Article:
We live in the midst of a disruptive age, where the face of culture and the nature of the human condition are rapidly changing. Intersecting Data Fields: An Art & Genomics Collaboration, uses photography as one of science’s most trusted agents for seeing and knowing what we might not otherwise have access to or understand.
The exhibit was born out of a desire to mobilize the power of art to tell a story about the diversity of the people, work, and impact of the UC Santa Cruz Genomics Institute. Artists and Professors Jennifer Parker and Karolina Karlic approached the project as a socially engaged art practice inviting all Genomics Institute faculty, researchers and staff to participate in a portrait series that uncovered the lens through which genomics is seen by the people who live and work in it.
Isabel Bjork, Executive Director of the Genomics Institute, was instrumental in supporting the project worked and closely with Parker and Karlic to sponsor the exhibit. Bjork states that “each person was asked by the artists to bring an object of significance — something that inspired their being, personally and professionally. The result is a stimulating exploration of the diversity of the group as seen not only through the eyes and expressions, but also through the objects that reflect influences beyond the immediate work space. The collection of artwork represents the extraordinary inclusiveness of the group — from graduate student researchers in cancer, to undergraduate employees who are invaluable for making things operate well, to brilliant computational scientists whose research is dedicated to using genomics to protect species.”
One of the photographs is a striking portrait of Beth Shapiro, professor of ecology and evolutionary biology. Her personal object, a woolly mammoth stuffed toy, is a symbolic object of her research for award winning book, How to Clone a Mammoth, and renowned studies in DNA and extinct species. In another portrait, Dr. Jim Kent, architect of the UC Santa Cruz Genome Browser, looks intensely into the camera with a slight though warm smile, while next to him is a photo of his chosen personal object, the Zoetrope software animation system kit. Karlic points out that “the history of portraiture, how we pose for the camera, how we portray ourselves, and what the photograph can reveal has been used as a powerful tool to sculpt concepts, power, illustrate evidence and used to meditate on our own relationships to the photographic image.”
As the lead PI spearheading Placemaking at UC Santa Cruz, Parker explains “how telling data visualizations and storytelling is one way to understand science, another is to tell the story of the people and places where the science is taking place.” Karolina and Parker enjoyed getting to know new people on campus and gain more insight into their work. “We don’t often have the time to collaborate and make art together as faculty” says Parker. “Inspiring one another to develop the best possible outcome with the people and spaces opened to us by the Genomics Institute, has been a playground for creativity and new unexpected possibilities for future collaborations, says Karlic.”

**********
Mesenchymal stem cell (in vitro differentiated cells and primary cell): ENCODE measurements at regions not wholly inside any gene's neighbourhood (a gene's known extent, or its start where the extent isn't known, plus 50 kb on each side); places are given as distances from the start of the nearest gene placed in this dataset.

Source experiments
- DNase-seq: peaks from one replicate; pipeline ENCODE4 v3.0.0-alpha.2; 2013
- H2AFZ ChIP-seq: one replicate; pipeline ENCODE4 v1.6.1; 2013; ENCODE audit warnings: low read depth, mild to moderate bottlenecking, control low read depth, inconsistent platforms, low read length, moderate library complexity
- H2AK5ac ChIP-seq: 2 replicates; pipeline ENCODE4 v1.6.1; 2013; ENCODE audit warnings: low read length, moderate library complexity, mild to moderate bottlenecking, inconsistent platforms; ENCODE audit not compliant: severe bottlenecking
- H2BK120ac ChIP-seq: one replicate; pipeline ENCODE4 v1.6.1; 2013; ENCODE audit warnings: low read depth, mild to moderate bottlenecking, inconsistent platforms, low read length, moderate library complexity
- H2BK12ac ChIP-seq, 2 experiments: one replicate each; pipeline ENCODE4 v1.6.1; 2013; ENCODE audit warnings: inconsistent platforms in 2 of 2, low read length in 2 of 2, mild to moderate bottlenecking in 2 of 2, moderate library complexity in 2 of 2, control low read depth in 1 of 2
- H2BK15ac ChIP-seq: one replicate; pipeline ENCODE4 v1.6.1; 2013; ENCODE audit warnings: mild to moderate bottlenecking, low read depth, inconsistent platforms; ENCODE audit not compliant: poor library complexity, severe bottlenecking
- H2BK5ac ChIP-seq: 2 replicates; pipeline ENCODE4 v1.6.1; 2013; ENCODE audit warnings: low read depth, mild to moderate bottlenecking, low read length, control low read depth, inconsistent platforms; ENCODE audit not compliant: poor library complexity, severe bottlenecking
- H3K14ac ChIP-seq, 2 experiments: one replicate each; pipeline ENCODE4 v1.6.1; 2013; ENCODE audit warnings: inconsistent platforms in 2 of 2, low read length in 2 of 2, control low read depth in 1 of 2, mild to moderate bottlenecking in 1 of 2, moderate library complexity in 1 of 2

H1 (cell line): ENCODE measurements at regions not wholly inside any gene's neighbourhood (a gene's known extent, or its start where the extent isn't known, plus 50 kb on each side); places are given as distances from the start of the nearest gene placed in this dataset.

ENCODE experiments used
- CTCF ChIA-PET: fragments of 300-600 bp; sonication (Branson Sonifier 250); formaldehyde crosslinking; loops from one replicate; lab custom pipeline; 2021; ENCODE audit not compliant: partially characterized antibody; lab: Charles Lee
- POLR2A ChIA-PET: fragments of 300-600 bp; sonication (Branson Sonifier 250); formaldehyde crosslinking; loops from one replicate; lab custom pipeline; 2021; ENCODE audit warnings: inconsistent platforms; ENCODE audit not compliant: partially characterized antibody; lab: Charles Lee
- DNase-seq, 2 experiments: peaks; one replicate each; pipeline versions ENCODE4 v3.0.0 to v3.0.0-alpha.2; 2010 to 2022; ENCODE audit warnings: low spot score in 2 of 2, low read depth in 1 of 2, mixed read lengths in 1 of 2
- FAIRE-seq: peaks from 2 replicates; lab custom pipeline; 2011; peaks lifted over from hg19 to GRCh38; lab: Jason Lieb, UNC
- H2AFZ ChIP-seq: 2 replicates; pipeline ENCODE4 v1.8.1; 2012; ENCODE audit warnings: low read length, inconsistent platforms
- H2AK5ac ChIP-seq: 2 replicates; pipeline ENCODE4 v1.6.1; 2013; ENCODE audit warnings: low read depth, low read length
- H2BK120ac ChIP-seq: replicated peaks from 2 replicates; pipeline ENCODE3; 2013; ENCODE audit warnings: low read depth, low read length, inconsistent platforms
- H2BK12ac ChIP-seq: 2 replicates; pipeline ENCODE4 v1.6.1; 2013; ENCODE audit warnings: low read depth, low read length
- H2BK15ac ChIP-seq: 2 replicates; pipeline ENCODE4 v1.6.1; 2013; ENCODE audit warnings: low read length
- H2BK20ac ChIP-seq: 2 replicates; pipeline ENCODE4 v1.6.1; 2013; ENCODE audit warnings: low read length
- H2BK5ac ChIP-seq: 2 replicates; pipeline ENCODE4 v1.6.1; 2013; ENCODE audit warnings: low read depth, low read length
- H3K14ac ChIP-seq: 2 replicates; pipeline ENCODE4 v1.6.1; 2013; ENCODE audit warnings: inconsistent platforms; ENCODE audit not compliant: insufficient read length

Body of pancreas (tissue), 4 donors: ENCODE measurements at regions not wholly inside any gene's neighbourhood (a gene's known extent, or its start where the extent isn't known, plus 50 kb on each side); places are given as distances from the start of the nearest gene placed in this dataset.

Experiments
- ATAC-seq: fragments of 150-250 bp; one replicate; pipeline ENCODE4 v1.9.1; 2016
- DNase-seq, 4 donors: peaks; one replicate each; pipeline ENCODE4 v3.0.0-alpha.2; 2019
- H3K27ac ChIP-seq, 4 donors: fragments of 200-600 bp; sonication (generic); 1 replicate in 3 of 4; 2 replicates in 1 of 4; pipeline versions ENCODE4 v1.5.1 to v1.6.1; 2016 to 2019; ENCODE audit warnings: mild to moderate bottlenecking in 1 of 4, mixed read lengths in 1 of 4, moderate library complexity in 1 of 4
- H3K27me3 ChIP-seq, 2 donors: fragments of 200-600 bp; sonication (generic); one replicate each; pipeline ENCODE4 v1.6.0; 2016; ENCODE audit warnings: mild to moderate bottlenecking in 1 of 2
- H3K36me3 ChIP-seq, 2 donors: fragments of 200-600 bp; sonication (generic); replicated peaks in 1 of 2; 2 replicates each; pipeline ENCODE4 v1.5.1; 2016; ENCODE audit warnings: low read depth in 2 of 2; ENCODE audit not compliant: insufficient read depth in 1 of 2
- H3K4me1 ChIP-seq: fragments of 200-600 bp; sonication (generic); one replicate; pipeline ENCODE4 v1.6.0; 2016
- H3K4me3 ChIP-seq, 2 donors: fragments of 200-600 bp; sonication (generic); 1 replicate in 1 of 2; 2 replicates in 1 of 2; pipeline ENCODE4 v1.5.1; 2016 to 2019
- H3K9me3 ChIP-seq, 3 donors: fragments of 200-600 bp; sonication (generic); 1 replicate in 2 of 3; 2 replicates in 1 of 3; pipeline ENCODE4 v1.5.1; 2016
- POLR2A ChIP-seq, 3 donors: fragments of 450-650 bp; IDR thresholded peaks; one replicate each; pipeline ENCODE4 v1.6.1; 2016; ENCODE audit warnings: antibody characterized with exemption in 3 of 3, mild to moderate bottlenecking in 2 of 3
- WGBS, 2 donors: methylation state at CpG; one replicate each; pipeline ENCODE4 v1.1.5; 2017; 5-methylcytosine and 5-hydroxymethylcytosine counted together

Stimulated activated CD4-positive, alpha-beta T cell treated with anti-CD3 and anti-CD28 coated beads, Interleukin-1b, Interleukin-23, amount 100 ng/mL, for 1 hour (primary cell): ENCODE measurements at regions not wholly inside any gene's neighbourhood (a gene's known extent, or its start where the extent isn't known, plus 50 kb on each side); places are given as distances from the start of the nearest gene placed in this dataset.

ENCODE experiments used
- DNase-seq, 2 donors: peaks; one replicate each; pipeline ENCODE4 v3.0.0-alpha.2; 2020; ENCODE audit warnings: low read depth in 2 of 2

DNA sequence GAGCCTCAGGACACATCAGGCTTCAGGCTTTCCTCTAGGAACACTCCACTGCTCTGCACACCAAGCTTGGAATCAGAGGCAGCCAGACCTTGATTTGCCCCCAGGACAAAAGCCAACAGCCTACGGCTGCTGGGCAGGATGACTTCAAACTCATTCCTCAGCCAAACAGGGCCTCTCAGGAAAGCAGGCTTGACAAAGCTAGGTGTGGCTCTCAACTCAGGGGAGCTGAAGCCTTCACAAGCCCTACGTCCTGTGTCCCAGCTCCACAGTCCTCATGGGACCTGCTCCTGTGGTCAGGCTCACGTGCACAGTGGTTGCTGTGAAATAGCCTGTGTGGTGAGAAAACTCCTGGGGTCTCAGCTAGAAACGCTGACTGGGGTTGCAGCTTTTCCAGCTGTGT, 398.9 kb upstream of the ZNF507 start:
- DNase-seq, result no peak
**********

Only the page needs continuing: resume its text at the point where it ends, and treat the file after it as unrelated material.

Many of the images of the various personal objects are also displayed in other gallery spaces with more playful and colorful interpretations. “Artists can be the translators to speak to the general public,” says Parker. “As we create new projects with the research that’s emerging from the labs.”
An additional outcome of the exhibit is a fine art collection of archival prints produced for the McHenry library’s special collections archives, documenting the exhibit and the individuals contributing to genomics research at UC Santa Cruz.
The success of the exhibit has fueled additional plans for Arts and Genomics initiatives by Jennifer Parker, as founder and creative director of OpenLab collaborative research center in the arts division, with David Haussler, Distinguished Professor of Biomolecular Engineering and Scientific Director of the Genomics Institute and Mircea Teodorescu, Associate Professor, Electrical and Computer Engineering. The Art and Genomics initiative is driven by curiosity, intrigue and the general desire to expand research opportunities with art, science, technology and engineering. Future programming will be designed to establish a platform for artists and scientiﬁc researchers to collaborate and exchange ideas to grow projects around genomics. “Artists and scientists both chase the exhilaration of knowing something new and important,” says Haussler. “The urge to share this knowledge with others is strong for both and it is our hope that these intersections will ignite interdisciplinary research questions that invite the philosophical, scientiﬁc, political and theoretical models of life,” adds Parker.
The exhibit is currently on view and open to the public by appointment. Please contact Ben Coffey, email@example.com to get a walking tour of the Art and Genomics works.